The governor of California on Tuesday vetoed a first-in-the-nation state law to reduce the use of antibiotics in livestock production and said lawmakers should look for “new and effective ways” to prevent antibiotic overuse.
The bill would have outlawed the use of antibiotics for growth in animals and required all antibiotics be prescribed by a veterinarian.
Some consumer and environmental groups cheered the veto, calling the state bill too similar to the FDA’s existent measures and too weak to make any sort of material change.
Governor Brown agreed. “Scientists around the world are warning that we are overusing these life-saving medicines in both human medicine and to raise animal”, said Governor Jerry Brown in a one-page veto message. The governor described the proposed law as a unnecessary duplication of the FDA plan. He directed the state Food and Agriculture Department to work with legislators “to find new and effective ways to reduce the unnecessary antibiotics used for livestock and poultry”.
Nearly 30m pounds of antibiotics are used in animal production annually, according to a recent FDA count, or roughly 80 percent of all antibiotics used. About 10 percent of the drugs applied to production are mixed into feed or water to promote livestock growth, according to an industry estimate.
In April, the FDA issued a “guidance” document (pdf), carrying nearly as much weight as a formal regulation, to set a three-year period for drug makers to end the sale of medically important antibiotics as a livestock growth promotant and to require veterinary approval of antibiotic use in the future. “We made it clear we are working with FDA to implement its plan,” said a spokesman for the Animal Health Institute, a trade group for pharmaceutical companies.
“Clearly, the governor is not going to accept good intentions and fig-leaf solutions to tackle this problem”, said Jonathan Kaplan of the Natural Resources Defense Council. “In vetoing this bill, the governor has called for strong action to curb unnecessary antibiotic use in California.”
As the largest agricultural state, California is poised to set a national trend in antibiotic use. Control of antibiotic resistance in bacteria is “a top national security and public health priority,” the White House said in a September 18 executive order that spelled out a five-year action plan to curb antibiotic resistance.
Those who opposed the bill argued that livestock producers would continue to use the drugs in the name of disease prevention. Routine use of preventive antibiotics, critics say, allows producers to crowd animals into unsanitary feedlots and barns, helping to breed drug-resistant bacteria, which can then infect humans.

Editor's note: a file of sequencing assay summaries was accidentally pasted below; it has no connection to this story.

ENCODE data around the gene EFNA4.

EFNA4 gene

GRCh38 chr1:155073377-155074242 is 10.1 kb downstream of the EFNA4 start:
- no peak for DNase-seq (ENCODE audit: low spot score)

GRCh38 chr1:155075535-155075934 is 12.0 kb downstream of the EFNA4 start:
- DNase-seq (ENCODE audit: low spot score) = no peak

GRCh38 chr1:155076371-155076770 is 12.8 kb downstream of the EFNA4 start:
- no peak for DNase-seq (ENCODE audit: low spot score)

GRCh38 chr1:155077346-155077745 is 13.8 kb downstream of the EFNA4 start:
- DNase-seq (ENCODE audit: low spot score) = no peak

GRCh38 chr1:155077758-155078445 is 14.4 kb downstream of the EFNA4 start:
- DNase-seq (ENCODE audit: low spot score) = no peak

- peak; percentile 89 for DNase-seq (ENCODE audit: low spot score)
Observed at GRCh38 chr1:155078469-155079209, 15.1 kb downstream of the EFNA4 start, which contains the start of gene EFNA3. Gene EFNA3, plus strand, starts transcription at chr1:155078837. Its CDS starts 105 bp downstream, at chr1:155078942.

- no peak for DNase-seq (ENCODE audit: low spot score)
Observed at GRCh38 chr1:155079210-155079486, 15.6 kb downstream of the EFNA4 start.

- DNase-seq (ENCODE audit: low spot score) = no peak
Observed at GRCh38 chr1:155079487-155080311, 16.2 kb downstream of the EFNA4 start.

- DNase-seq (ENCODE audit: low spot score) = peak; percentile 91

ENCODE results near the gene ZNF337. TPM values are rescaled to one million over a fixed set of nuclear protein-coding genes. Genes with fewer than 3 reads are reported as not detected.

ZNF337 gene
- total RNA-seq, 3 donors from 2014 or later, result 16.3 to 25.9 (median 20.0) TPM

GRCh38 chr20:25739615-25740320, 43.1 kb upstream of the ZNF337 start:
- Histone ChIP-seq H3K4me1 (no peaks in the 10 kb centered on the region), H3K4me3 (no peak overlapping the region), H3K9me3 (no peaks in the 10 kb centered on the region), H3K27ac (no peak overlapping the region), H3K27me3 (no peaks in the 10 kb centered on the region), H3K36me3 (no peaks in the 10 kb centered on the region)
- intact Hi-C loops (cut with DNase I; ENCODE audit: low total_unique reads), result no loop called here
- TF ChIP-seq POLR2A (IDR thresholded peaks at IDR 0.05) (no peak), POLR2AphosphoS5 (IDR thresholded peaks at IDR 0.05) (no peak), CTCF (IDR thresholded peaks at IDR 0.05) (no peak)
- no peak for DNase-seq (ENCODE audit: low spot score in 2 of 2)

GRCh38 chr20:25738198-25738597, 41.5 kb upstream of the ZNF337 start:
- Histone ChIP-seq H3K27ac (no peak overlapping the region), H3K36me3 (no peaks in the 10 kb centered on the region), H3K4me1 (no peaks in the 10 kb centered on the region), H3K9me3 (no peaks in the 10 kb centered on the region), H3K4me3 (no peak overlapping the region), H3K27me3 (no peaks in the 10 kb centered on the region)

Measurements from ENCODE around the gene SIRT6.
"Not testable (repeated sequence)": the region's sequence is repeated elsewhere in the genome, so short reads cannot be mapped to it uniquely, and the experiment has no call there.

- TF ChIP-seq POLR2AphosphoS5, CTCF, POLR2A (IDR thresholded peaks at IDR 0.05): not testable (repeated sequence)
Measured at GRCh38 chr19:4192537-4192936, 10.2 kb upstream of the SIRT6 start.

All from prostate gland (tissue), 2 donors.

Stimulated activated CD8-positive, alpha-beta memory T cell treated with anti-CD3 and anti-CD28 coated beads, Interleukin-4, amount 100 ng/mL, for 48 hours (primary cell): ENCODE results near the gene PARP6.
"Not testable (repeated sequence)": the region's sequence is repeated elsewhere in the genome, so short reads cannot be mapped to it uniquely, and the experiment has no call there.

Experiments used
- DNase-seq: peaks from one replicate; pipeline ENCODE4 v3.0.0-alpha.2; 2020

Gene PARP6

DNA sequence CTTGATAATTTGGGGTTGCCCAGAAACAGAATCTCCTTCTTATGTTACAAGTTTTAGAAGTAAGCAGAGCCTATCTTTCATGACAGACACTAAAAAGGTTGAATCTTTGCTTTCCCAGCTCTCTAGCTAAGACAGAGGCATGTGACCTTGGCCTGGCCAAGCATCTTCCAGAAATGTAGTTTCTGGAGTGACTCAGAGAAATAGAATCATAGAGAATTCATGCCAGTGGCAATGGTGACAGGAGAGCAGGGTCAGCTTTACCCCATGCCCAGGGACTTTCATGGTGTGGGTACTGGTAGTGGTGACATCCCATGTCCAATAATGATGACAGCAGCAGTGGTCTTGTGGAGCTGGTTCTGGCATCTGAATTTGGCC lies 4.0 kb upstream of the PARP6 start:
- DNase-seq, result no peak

“Antibiotics should be used on the farm only for treatment of sick animals, for a limited amount of time, as antibiotics are used in human disease treatment”, said Elisa Odabashian of Consumers Union, responding to the proposed legislation.
Overuse of antibiotics in humans and livestock have been blamed for the rise of drug-resistant bacteria. A 2008 report by Pew Charitable Trust called for the end to sub-therapeutic use of antibiotics in livestock production.
A follow-up report last year from Johns Hopkins University said “additional scientific evidence has strengthened the case that these (livestock) uses pose unnecessary and unreasonable public health risks” of allowing bacteria to develop resistance.
Makers of animal drugs expect limited impact from the FDA plan because, for the most part, they produce a broad range of products, such as vaccines, antitoxins, disinfectants and nutritional supplements in addition to antibiotics, for humans, pets and food animals.
Some segments of the livestock industry believe the drive to control antibiotic use is a veiled attack on the conventional, large-scale agriculture that provides abundant food at low cost to Americans. They blame drug-resistant bacteria on over-use of antibiotics by humans, though many scientists dispute that claim.
In his veto message Governor Brown noted that at least two million illnesses and 23,000 deaths are caused by antibiotic-resistant bacteria in the US each year.